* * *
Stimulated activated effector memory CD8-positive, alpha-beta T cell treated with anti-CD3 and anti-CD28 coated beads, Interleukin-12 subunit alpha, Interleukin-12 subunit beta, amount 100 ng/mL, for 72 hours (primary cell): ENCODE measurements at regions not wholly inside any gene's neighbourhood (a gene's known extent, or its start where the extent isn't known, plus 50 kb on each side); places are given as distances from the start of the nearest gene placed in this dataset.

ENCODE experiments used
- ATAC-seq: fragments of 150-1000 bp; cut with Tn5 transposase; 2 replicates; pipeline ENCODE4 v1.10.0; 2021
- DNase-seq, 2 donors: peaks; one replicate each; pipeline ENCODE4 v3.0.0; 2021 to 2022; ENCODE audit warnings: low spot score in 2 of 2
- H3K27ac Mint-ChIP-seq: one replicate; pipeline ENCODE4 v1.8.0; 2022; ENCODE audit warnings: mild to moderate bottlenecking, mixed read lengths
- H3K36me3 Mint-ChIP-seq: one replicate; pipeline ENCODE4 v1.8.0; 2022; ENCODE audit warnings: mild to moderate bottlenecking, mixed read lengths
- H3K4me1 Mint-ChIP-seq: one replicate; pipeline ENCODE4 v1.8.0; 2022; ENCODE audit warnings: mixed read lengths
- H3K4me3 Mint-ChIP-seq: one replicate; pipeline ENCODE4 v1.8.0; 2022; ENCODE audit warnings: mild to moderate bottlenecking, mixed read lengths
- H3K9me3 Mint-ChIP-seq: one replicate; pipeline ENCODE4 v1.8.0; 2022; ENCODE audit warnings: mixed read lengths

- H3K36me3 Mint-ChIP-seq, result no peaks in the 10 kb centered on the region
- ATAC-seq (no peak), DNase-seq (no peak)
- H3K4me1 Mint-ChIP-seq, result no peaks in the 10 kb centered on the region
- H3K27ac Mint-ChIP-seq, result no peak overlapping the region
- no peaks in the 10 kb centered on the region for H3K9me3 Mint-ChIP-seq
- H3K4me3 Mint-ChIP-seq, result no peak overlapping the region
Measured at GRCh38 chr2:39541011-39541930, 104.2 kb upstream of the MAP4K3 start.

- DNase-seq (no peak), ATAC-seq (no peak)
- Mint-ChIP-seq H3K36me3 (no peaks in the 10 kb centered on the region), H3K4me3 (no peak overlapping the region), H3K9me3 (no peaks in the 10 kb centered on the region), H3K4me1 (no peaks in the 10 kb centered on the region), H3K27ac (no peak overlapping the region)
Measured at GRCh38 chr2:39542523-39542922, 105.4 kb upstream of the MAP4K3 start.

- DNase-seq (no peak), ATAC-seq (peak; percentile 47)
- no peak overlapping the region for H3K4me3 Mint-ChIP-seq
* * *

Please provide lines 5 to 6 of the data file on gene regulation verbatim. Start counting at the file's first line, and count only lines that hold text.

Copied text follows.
- H3K27ac Mint-ChIP-seq: one replicate; pipeline ENCODE4 v1.8.0; 2022; ENCODE audit warnings: mild to moderate bottlenecking, mixed read lengths
- H3K36me3 Mint-ChIP-seq: one replicate; pipeline ENCODE4 v1.8.0; 2022; ENCODE audit warnings: mild to moderate bottlenecking, mixed read lengths